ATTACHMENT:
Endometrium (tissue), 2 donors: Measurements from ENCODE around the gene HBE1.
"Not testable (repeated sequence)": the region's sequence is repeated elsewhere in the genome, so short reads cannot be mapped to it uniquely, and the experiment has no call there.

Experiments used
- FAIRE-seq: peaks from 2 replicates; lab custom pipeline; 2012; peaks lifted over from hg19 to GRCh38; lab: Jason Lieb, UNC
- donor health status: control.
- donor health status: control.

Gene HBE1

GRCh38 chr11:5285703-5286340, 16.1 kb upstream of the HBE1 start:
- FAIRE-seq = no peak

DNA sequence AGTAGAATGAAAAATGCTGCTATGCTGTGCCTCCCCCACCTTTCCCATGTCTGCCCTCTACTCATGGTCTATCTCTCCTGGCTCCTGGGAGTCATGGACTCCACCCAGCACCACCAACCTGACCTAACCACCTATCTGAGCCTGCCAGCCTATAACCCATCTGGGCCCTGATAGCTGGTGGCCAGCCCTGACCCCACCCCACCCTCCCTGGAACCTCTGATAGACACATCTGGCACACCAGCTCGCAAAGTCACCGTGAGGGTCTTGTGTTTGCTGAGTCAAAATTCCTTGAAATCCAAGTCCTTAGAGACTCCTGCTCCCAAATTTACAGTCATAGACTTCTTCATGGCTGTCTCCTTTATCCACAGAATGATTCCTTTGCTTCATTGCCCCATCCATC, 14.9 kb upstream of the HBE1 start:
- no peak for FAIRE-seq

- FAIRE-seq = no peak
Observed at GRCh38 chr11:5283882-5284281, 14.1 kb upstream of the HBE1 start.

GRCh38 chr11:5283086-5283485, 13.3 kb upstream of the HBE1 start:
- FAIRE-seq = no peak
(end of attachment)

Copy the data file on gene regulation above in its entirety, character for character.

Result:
Endometrium (tissue), 2 donors: Measurements from ENCODE around the gene HBE1.
"Not testable (repeated sequence)": the region's sequence is repeated elsewhere in the genome, so short reads cannot be mapped to it uniquely, and the experiment has no call there.

Experiments used
- FAIRE-seq: peaks from 2 replicates; lab custom pipeline; 2012; peaks lifted over from hg19 to GRCh38; lab: Jason Lieb, UNC
- donor health status: control.
- donor health status: control.

Gene HBE1

GRCh38 chr11:5285703-5286340, 16.1 kb upstream of the HBE1 start:
- FAIRE-seq = no peak

DNA sequence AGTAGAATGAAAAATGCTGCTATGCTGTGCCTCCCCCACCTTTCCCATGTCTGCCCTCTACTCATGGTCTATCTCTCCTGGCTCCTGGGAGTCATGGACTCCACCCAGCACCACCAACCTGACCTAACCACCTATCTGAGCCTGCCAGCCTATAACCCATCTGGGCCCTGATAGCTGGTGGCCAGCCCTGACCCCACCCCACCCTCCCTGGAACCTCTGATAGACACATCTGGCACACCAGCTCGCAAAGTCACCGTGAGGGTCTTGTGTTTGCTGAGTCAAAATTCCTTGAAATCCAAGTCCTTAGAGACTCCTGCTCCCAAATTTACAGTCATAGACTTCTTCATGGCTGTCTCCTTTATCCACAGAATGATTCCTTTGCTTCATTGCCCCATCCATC, 14.9 kb upstream of the HBE1 start:
- no peak for FAIRE-seq

- FAIRE-seq = no peak
Observed at GRCh38 chr11:5283882-5284281, 14.1 kb upstream of the HBE1 start.

GRCh38 chr11:5283086-5283485, 13.3 kb upstream of the HBE1 start:
- FAIRE-seq = no peak